Sarbari Roy Choudhury’s strength lies not in shaking up our conception of art or sculpture but in carrying its known possibilities to a level of perfection and subtlety so rare that it assumes an aura of uniqueness. This makes him stand out not only among his contemporaries but also in the history of modern Indian sculpture.
As a sculptor Sarbari’s sole subject was the human body, and essentially a modeller, he turns clay into sensuous flesh with great sensitivity. He approached the body in two different ways. As a portraitist he saw it primarily as the human head and on a scale close to life. He saw the head as a compressed core, and as a portraitist his effort was to transform it into a malleable surface, animated by discrete emotions. Being an ingrained connoisseur of music, several of them were of musicians and whether the head stayed meditative and rock-like as in the portrait of Ali Akbar, or was worked into a musical tremor as in the case of Bade Gulam Ali Khan, or moved into a restless ocean of emotions as in the portrait of Siddheshwari Devi was determined by the character of their musical expression. In other portraits too, of friends and acquaintances whose heads attracted his attention, he bestowed a mood that they evoked in him. The attempt to give a stable expression to the fleeting pervaded all his portraits to some degree.
– R. Siva Kumar
In his other sculptures he attempted the opposite. In them he focused on the human body, almost exclusively female, which he experienced as a vast field fertilised by centuries of primeval desire of both men and women, but always projected onto the female body by the male sculptor. Made vast and fecund by desire they lost the definiteness of form, their framing contours, and became, to him, an organ-less mass of flesh, so to speak. They engulfed him like sea or dunes animated by the elements, into which he was constantly pulled down. In an act of rescue and self-recovery as a sculptor, again and again, he compressed its amorphous vastness into a hard core, an object that can be contained within one’s palms, sometimes even between fingers, and caressed. In them he gave shape and brought the unruly body within his grasp, quite literally. While doing this the head was either loped off or reduced to a stump and denied its separateness and locus. Similarly, at times the body was reduced to a psychologically charged synecdoche, to an erogenous zone.
As he tamed the female body and made it manageable by miniaturising it, the turbulent waves, the fetishistic charge that overawed him were smoothened and given a harmonious wholeness by the sculptural forms he invented and the emotions were sublimated. There are elements in his working process—like the compression and transformation of the amorphous clay into sensual bodies, and the illusory monumentality he inscribes into his miniature sculptural forms—, which suggest that this was a fictional play enacted in his mind, not a reflection of real manipulations performed on the external world. And those who knew him well will immediately recognize this. In person he was affable, courteous, deferential, even a bit ceremonious, anything but seductive. However, having achieved such a feat of sublimation he was occasionally tempted to take off the lid see how the genie would blow up, and from time to time he enlarged one of his sculptures—but usually not beyond a foot and a half or two. Only two sculptures (Reclining Woman and the first version of Gate of Heaven) were enlarged beyond this size. These were cast in cement and the others remained in plaster.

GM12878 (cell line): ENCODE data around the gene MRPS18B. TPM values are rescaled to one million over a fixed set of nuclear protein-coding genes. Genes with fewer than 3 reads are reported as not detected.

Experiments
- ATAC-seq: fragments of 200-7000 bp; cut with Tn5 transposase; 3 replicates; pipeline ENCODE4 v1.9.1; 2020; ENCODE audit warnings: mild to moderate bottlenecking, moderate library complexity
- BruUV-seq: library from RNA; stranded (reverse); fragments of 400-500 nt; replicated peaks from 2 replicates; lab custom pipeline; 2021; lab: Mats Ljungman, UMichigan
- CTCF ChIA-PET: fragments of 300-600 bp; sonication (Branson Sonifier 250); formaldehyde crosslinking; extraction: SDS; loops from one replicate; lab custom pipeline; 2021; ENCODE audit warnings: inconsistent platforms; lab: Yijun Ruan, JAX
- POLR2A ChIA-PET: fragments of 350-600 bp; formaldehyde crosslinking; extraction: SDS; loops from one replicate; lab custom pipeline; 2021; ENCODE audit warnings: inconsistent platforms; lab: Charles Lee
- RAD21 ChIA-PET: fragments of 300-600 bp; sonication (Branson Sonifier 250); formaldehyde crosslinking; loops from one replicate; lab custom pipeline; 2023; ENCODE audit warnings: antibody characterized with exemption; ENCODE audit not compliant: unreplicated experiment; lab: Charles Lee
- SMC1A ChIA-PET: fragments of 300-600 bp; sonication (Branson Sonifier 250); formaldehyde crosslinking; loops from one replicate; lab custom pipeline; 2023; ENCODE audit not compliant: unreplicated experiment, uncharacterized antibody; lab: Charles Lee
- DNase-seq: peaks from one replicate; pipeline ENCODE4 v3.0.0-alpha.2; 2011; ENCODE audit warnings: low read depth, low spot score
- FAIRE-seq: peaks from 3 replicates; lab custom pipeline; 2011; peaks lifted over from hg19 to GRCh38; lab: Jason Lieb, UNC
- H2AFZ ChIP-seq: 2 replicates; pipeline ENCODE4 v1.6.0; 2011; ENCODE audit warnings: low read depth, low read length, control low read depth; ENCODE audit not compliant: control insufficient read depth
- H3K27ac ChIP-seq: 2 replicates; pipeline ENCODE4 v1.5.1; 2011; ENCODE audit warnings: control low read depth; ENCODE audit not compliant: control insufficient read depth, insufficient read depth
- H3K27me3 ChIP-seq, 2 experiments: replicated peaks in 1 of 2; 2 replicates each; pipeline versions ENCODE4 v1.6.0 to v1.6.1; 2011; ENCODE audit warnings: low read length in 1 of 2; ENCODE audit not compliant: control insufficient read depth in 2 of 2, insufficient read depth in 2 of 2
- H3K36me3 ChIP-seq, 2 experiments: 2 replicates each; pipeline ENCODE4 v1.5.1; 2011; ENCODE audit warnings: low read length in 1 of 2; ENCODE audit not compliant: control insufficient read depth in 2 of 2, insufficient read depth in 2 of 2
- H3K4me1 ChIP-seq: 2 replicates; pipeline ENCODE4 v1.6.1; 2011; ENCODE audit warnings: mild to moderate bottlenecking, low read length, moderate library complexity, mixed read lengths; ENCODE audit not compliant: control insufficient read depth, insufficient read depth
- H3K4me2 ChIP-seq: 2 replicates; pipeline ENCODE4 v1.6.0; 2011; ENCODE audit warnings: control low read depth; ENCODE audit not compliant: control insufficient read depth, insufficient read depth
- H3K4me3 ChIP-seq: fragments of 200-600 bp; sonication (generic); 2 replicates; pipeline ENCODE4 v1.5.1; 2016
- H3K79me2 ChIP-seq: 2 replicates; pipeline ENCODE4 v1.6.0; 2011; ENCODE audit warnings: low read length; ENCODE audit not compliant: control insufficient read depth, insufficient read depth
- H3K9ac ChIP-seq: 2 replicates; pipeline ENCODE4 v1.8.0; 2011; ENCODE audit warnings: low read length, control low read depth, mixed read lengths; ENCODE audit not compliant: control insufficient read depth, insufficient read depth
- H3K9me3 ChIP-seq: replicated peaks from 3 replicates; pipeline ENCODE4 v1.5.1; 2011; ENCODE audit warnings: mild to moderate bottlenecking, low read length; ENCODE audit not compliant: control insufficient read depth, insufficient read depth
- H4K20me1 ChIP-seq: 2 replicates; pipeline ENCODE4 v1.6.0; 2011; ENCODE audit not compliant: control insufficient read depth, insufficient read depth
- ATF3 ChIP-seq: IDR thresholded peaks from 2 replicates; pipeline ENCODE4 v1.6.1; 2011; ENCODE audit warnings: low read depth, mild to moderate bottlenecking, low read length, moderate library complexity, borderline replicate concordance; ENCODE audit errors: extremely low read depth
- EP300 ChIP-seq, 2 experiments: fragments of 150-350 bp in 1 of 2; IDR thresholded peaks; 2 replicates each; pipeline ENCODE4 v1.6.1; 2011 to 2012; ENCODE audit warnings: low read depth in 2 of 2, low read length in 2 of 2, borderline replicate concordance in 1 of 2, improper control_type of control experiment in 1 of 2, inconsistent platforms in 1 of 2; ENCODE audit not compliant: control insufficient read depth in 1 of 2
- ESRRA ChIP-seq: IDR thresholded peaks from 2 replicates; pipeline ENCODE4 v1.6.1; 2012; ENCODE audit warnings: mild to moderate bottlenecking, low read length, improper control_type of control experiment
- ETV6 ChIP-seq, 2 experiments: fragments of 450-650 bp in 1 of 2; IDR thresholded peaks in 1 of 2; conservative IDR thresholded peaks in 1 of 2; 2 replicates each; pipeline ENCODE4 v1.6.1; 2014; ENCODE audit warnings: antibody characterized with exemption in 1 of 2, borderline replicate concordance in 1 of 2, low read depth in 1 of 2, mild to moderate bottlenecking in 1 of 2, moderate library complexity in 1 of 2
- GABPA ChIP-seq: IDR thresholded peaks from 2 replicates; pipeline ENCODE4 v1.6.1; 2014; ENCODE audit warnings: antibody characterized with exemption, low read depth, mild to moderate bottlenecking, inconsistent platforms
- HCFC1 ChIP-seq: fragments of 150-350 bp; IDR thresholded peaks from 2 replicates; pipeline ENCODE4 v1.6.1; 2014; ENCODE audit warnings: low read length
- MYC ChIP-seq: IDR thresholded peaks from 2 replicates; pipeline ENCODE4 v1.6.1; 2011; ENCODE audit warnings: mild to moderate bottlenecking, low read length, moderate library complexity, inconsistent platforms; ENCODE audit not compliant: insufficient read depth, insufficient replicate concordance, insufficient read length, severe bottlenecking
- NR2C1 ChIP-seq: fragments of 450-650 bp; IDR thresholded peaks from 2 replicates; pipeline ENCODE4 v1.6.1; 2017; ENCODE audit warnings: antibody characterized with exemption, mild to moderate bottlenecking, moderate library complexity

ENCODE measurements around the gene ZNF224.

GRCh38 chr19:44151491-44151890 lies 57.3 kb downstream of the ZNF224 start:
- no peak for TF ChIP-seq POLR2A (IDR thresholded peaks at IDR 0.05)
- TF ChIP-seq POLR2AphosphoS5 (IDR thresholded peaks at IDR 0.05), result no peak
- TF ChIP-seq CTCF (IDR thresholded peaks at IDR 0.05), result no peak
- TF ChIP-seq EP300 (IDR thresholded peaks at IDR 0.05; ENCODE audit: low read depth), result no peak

I believe, he realised that amorphous flesh compressed into appealing sculptural forms with commendable structured clarity cannot be always enlarged without loosening some of its structural compactness, and changing its affective charge, and more importantly, without revealing some of the elements he wished to sublimate. However, they have been cast in bronze posthumously and are being exhibited for the first time. Their reception will depend to a great extend on what individual viewers bring with them, but they will give us a chance to compare what he tucked away with what he chose to show, and some general observations can be drawn from it. Seeing them together, for instance, will reveal to us his view of the world more clearly and also draw attention to the sleight of hand with which he modified it as a sculptor, and, thereby, give us a clearer understanding of the main burden of his sculptural oeuvre, namely, sculpture as body in the mirror of desire explored by the mind’s eye.